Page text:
The holiday leader said, if that’s what you want to do, we’ll do it!

So we woke them up at midnight for some hot chocolate and marshmallows. 

They were only up for a little while, but it was lovely – they felt they’d had a sort of sleepover experience. It’s nice for them to have similar experiences to what other teenagers are getting in mainstream settings.  

Last year, we even took a group of young adults to a festival. 

Often festivals can’t accommodate people with complex disabilities. They can be difficult for wheelchair access, and don’t always have a clear timetable of events, which can cause stress for autistic people. 

We made connections with the festival beforehand, and made adjustments so that the young people could attend. It was amazing.

Things like this broaden their experiences of life. 

A young boy in glasses laughing while riding a tricycle with an adult female volunteer.

Sense Holidays build confidence, friendships and memories

My favourite part of my job will always be seeing the holidaymakers’ expressions when they arrive at the venue, knowing they’re going on a Sense Holiday.

They quickly start to build friendships. Throughout the week, that bond cements. They’ll have their own inside jokes and handshakes!

So many disabled people are chronically lonely. Sense Holidays are just a great way of connecting. Some people still come on our holidays into their 90s, developing those friendships for years and years.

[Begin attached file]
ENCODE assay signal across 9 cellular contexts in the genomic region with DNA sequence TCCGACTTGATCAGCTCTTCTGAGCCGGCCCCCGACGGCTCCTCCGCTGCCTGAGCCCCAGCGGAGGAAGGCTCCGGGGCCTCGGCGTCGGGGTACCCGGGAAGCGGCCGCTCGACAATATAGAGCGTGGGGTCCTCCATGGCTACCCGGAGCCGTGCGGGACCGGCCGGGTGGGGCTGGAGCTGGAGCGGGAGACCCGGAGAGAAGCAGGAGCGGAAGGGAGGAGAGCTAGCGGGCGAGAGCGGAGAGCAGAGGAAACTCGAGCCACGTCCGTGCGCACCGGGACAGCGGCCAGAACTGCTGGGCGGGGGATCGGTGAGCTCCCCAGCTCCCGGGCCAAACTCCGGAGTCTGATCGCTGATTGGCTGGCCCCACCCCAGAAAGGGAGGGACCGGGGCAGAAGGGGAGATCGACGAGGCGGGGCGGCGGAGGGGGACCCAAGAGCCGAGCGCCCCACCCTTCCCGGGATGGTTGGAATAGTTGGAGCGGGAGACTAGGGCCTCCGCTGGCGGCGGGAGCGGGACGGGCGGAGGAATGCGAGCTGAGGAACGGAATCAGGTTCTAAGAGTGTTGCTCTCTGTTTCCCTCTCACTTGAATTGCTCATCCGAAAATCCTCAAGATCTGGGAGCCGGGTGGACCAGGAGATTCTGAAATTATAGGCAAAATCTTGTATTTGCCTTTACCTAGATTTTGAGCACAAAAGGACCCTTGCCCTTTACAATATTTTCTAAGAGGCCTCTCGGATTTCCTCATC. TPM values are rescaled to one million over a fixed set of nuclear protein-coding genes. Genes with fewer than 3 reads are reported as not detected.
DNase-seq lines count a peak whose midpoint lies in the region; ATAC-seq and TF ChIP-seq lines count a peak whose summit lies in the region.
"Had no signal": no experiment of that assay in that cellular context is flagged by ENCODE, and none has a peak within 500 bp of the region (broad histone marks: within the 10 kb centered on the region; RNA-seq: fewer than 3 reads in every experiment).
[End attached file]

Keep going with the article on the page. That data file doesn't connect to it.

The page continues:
People also really develop their confidence, especially by doing exhilarating activities like abseiling or rock climbing. 

“Parents have told me that they feel really seen by Sense. It can be really tough for them to explain to other people how to support their child.”

It’s a challenge for anyone to get on a zip wire, but if you’ve got a visual impairment, for example, it really is the unknown. So holidaymakers learn to believe in themselves.

It’s somewhere where they can really live life to the full. 

They also get to spend time with enthusiastic role models, and build their social skills. 

Sense Holidays are so specialist – if they didn’t exist, there would be a big hole left behind. It’s so significant for some of our holidaymakers, they look forward to it all year round.

Sense tailors care to every person with complex disabilities

For families, sending a loved one on a Sense Holiday is exciting, because Sense has an understanding of complex disabilities

A lot of other charities or services have a niche in one area, but Sense has an understanding of how different disabilities and needs connect.

Parents have told me that they feel really seen by Sense. It can be really tough for them to explain to other people how to support their child. So while schools or homes can offer some respite care, some parents say they feel a bit guilty.

But when they send their children on a Sense Holiday, they can feel absolute trust that the holidaymakers are going to have a wonderful tim and create lifelong memories.

They’re having the ultimate personalised holiday that’s based on all of their interests, and they’re with friends they’ve been matched with based on their personality. 

The parents can relax, and maybe even go on holiday themselves!

Sense Holidays are more than just holidays

Sense Holidays give disabled people the chance to have adventures and broaden their horizons. And they give carers a much-deserved break.

Your support helps us provide this opportunity for people with complex disabilities and their families.